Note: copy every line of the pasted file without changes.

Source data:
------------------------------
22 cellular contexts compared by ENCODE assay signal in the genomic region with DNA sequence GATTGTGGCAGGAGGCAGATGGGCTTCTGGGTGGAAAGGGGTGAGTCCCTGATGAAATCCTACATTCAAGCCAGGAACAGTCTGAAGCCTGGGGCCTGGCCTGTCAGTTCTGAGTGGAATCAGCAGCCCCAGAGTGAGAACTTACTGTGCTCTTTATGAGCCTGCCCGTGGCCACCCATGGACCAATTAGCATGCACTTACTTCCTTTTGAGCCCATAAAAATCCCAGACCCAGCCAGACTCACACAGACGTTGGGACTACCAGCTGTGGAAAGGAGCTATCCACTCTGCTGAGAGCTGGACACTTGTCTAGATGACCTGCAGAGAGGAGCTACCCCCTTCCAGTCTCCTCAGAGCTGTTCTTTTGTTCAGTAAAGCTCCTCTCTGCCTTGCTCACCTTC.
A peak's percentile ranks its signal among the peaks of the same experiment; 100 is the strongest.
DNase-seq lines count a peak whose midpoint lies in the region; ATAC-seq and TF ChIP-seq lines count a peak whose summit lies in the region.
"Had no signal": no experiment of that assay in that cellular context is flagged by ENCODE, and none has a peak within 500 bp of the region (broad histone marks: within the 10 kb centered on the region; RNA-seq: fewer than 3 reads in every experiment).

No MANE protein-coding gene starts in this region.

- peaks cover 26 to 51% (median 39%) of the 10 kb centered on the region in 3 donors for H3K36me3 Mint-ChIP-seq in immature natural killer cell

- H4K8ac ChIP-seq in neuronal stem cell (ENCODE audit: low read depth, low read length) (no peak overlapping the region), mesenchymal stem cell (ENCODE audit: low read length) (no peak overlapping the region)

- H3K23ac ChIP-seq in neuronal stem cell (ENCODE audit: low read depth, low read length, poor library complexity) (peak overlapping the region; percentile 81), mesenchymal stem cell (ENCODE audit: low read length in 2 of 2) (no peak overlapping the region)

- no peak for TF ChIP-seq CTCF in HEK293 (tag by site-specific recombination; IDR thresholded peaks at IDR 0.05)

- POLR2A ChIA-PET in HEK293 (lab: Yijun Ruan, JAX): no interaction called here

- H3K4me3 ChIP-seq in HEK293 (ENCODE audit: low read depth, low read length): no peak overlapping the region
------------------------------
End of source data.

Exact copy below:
22 cellular contexts compared by ENCODE assay signal in the genomic region with DNA sequence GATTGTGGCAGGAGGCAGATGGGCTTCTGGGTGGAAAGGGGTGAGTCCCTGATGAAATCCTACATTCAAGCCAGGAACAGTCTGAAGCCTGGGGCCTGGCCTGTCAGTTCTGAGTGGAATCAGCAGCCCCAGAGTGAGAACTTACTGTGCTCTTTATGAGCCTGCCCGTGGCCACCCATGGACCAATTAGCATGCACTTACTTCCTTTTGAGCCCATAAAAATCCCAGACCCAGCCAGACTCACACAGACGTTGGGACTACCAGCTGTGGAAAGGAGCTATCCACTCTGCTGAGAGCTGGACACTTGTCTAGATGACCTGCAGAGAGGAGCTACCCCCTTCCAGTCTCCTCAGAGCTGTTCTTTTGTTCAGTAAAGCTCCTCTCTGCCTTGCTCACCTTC.
A peak's percentile ranks its signal among the peaks of the same experiment; 100 is the strongest.
DNase-seq lines count a peak whose midpoint lies in the region; ATAC-seq and TF ChIP-seq lines count a peak whose summit lies in the region.
"Had no signal": no experiment of that assay in that cellular context is flagged by ENCODE, and none has a peak within 500 bp of the region (broad histone marks: within the 10 kb centered on the region; RNA-seq: fewer than 3 reads in every experiment).

No MANE protein-coding gene starts in this region.

- peaks cover 26 to 51% (median 39%) of the 10 kb centered on the region in 3 donors for H3K36me3 Mint-ChIP-seq in immature natural killer cell

- H4K8ac ChIP-seq in neuronal stem cell (ENCODE audit: low read depth, low read length) (no peak overlapping the region), mesenchymal stem cell (ENCODE audit: low read length) (no peak overlapping the region)

- H3K23ac ChIP-seq in neuronal stem cell (ENCODE audit: low read depth, low read length, poor library complexity) (peak overlapping the region; percentile 81), mesenchymal stem cell (ENCODE audit: low read length in 2 of 2) (no peak overlapping the region)

- no peak for TF ChIP-seq CTCF in HEK293 (tag by site-specific recombination; IDR thresholded peaks at IDR 0.05)

- POLR2A ChIA-PET in HEK293 (lab: Yijun Ruan, JAX): no interaction called here

- H3K4me3 ChIP-seq in HEK293 (ENCODE audit: low read depth, low read length): no peak overlapping the region